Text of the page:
One in 10 Combined Federal Campaigns apply excessive amounts of donations they collect — typically between 20 percent and 30 percent — toward operating costs.
By comparison, operating costs for all CFC campaigns on average eat up about 10.5 percent of CFC pledges. The operating costs of the United Way, which runs private-sector giving campaigns similar to CFC, averaged 14 percent of what was donated last year, according to the Forbes charity listing. That matches the national average reported by Forbes in its 2009 giving guide.
CFC campaigns with costs exceeding 20 percent tend to be small. Their pledges in 2008 averaged $219,866, as compared to the $1.1 million average pledge amount for all CFC campaigns.
The Lauderdale County CFC in Mississippi in 2008 had the biggest amount of donations going toward operating costs: $10,500, or 75 percent, of the $13,994 it raised. Officials from that campaign did not return numerous calls for comment.
Mark Lambert, national director of the CFC at the Office of Personnel Management, said he would follow up with the campaign to determine the cause of its high costs. The campaign could end up merged with a larger CFC nearby so donors will be assured more of their dollars are going to charities.
CFC operating costs typically include audits, mandated by OPM, that aim to ensure no fraud has taken place. Other costs include the printing of pledge cards and charity guides, advertising, outreach events, staff training, and incentives for donors.
Some small CFCs blame the OPM mandates for eating into the donations they do raise.
OPM rules, for example, require that all CFC campaigns, no matter how large or small, must audit themselves annually. Costs for the audits vary depending on how big the campaigns are. For the Southwest Colorado CFC, the audit costs $3,000 and makes up about three quarters of its operating costs, said Tim Walsworth, president and CEO of the United Way of Southwest Colorado, which manages the campaign for the government. In 2008, Southwest Colorado CFC spent $4,650 on budgeted operating costs, more than 26 percent of the $17,705 it raised.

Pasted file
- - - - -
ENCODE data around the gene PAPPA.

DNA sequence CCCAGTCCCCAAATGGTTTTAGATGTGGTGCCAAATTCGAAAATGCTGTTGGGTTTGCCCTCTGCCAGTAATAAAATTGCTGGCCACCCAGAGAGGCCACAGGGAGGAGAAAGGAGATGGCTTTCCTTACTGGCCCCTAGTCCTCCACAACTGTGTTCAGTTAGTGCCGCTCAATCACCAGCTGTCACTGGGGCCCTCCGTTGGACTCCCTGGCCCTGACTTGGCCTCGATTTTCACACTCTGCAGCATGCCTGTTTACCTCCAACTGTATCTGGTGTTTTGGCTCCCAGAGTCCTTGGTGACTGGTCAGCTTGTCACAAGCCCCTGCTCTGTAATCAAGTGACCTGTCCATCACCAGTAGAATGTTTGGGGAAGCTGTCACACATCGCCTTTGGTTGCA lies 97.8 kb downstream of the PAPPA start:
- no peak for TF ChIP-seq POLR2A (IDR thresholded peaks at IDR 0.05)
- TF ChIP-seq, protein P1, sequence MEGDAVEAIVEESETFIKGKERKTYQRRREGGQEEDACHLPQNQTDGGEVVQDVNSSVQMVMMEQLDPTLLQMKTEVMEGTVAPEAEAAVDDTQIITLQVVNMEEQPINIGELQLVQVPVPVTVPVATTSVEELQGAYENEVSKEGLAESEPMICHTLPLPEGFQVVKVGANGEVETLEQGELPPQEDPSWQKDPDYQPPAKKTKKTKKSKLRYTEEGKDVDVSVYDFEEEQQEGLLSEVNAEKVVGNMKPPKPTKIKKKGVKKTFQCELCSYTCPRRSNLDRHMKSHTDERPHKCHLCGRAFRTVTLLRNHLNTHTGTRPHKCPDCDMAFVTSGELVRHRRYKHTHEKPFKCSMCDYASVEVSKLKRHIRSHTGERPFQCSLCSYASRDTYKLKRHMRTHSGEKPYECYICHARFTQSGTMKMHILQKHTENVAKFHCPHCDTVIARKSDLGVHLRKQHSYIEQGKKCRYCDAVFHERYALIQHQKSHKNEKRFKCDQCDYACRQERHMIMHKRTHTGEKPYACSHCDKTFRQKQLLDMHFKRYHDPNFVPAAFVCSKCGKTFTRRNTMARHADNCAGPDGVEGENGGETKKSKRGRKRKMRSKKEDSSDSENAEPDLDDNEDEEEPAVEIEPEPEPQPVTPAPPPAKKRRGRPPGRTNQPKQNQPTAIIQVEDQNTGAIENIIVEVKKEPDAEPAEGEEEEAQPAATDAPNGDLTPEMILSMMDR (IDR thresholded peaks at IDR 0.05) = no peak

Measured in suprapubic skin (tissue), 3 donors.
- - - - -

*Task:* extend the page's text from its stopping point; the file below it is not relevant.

"If I didn't have to do the audit, my costs would be down to 9 percent," Walsworth said. "No charity, including my United Way that manages the Southwest Colorado CFC, should ever mind being audited and we don't mind, but it just costs so much because we're held to the same standards as a CFC 10 times as big as us."
Another level of auditing for smaller campaigns might help ease the burden, Walsworth said.
The audit poses similar problems for the Cape Fear Area CFC in North Carolina. That campaign's audit accounts for $8,000 of the $11,650 it spent in 2008. Overall, operating costs accounted for more than 25 percent of the $46,013 the campaign raised last year.
"A lot of the costs are out of our control," said Melissa Boehling, vice president of resource development for the Cape Fear Area United Way, which runs the Cape Fear Area CFC.
In addition to the annual audit, OPM regulations require the campaigns to print new pledge forms each year, meaning last year's overstock gets trashed, Boehling said.
OPM requirements for new pledge cards, new charity books and advertising cost the Southwest Colorado CFC another $1,250 in 2008, Walsworth said. That means the more discretionary portion of Walsworth's budget — less than $500 — is lean in the extreme. Training for CFC volunteers, incentives for donors and campaign events are kept to a minimum. And United Way of Southwest Colorado, unlike some campaign managers, doesn't charge the government for its expenses.